The commentary on the recent developments has been quite remarkable to say the least. Immediately after the DGMO talk, as I pointed out back then, the Indian media went berserk. More than usual. India’s Ajit Doval, it claimed, in an unmatched display of statecraft had pulled off this diplomatic coup of sorts through an ongoing back channel engagement. Perhaps he came here looking for the downed F-16 and met his counterpart. When democracy is dying, all you are left with is the glorification of ordinary mortals in power.
Then came the Bloomberg story about a UAE-led diplomatic push. And recently another about a UK-sponsored back channel between the two countries. The reports are all over the place. I am sure every country that has the remotest interest in the matter would badly want the two to make peace. Actually, I know for a fact that the United States, China, Russia, the UK, Turkey, the Arab world, Europe, the SAARC countries especially Afghanistan and even the one that shall stay unnamed, all want this. But what do these two want?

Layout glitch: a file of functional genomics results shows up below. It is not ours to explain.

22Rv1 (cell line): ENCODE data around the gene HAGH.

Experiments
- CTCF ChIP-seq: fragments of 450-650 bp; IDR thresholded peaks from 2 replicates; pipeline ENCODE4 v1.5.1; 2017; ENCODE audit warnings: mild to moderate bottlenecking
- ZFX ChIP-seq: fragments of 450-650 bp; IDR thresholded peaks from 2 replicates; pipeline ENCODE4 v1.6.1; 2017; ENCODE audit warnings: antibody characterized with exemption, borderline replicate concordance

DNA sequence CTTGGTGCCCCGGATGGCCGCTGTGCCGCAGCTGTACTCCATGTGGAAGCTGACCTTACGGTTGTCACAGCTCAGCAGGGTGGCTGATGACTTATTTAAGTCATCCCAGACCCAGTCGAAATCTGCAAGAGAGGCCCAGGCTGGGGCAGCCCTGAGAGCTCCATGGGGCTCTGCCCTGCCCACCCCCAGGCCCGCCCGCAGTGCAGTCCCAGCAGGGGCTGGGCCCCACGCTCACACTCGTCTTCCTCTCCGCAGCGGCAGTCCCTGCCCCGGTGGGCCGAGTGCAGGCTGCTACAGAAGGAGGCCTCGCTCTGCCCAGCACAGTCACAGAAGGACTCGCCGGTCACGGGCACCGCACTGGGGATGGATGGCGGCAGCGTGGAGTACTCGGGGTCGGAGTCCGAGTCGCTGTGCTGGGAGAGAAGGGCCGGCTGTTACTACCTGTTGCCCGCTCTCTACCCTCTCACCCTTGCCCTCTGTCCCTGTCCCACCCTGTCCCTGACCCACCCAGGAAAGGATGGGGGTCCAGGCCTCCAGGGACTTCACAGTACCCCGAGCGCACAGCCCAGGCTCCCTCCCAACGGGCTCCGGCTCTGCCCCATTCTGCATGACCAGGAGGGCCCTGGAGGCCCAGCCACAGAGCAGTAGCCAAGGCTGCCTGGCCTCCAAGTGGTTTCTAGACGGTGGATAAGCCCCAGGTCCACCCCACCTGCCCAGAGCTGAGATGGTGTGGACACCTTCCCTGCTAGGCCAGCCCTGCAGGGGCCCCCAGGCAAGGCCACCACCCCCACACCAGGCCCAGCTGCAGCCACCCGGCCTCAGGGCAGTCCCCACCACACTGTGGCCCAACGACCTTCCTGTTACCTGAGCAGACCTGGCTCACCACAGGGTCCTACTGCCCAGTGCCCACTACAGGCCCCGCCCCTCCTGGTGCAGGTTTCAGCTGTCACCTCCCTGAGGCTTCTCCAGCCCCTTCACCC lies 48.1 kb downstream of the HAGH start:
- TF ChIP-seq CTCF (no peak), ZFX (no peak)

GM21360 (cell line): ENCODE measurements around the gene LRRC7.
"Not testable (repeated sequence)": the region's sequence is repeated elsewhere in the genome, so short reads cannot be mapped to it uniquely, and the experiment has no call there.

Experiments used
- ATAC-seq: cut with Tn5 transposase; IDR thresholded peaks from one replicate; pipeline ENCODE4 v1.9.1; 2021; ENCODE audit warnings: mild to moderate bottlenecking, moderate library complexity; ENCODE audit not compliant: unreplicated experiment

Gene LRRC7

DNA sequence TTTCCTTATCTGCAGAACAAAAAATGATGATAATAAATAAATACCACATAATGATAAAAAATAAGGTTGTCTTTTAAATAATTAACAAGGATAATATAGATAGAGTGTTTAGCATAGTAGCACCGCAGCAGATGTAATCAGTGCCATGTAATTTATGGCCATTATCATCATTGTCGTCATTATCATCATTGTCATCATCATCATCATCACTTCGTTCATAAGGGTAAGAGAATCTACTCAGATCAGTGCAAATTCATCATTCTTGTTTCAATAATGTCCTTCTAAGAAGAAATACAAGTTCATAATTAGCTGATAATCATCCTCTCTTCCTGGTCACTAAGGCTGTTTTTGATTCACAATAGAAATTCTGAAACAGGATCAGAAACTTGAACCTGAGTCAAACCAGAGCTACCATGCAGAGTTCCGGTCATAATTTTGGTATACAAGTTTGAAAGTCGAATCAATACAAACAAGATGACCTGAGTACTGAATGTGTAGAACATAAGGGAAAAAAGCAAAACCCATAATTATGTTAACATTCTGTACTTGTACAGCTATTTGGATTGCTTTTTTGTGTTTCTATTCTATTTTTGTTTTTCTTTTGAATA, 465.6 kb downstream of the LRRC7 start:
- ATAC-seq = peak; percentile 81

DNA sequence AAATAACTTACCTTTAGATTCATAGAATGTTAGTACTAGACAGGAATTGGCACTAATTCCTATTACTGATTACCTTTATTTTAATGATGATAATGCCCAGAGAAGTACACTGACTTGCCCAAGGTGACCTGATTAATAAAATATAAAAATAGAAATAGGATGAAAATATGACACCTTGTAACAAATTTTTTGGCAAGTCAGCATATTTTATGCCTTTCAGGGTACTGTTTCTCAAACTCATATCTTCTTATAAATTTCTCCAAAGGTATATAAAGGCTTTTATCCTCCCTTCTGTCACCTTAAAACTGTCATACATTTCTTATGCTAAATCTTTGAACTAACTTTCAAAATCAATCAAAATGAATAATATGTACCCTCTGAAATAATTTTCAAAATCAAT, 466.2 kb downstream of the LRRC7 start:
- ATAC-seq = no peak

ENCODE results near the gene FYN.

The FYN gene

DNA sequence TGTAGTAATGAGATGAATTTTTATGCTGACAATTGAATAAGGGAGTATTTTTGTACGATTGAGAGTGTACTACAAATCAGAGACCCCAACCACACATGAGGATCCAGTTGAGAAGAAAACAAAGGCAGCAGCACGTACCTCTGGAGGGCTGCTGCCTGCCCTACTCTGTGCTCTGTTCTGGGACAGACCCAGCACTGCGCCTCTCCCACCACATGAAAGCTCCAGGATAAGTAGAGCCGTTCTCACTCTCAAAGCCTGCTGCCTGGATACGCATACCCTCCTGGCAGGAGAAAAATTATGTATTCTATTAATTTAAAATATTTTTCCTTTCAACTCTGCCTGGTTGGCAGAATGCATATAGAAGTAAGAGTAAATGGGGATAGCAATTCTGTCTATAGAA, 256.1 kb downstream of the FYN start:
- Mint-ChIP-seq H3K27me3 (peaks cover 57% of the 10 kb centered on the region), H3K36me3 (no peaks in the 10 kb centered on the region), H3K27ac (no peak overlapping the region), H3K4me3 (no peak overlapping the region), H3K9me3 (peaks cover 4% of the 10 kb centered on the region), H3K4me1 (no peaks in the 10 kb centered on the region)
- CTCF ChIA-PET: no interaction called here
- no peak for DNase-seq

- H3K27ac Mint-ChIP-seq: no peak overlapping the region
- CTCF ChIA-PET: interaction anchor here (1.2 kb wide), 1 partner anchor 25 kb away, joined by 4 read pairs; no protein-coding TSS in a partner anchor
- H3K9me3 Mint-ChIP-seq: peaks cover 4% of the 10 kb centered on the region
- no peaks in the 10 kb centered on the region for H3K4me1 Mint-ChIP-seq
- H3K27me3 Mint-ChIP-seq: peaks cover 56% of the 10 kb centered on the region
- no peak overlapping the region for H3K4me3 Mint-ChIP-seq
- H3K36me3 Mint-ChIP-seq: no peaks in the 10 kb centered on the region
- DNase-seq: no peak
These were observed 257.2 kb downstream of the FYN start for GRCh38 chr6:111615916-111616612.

This, of course, is not our first rodeo. Throughout my life I have heard the “good news” of the two countries working on peace building. It invariably starts with a few confidence building measures (CBMs). Then some sports diplomacy in which the expectation is for Pakistan to throw the game. Then the media builds the hype. Leaders of the two sides meet. Then their teams start a structured dialogue. Then a press conference with a leading question or two from Muhammad Saleh Zaafir or Muhammad Hanif Khalid. After agreeing on almost everything else, when it comes to Kashmir and recently Siachen, the talks fall apart. When India doesn’t want to talk, a terror attack somehow conveniently appears and the talks go out of the window. I am not claiming that every attack that takes place is a false-flag operation. I do not have all the facts to do that. All I do is study the context, the immediate background, the atmospherics, who wants what and who gains what in the end deeply. To you some of this may sound like conspiracy fiction. To me it is a lived reality.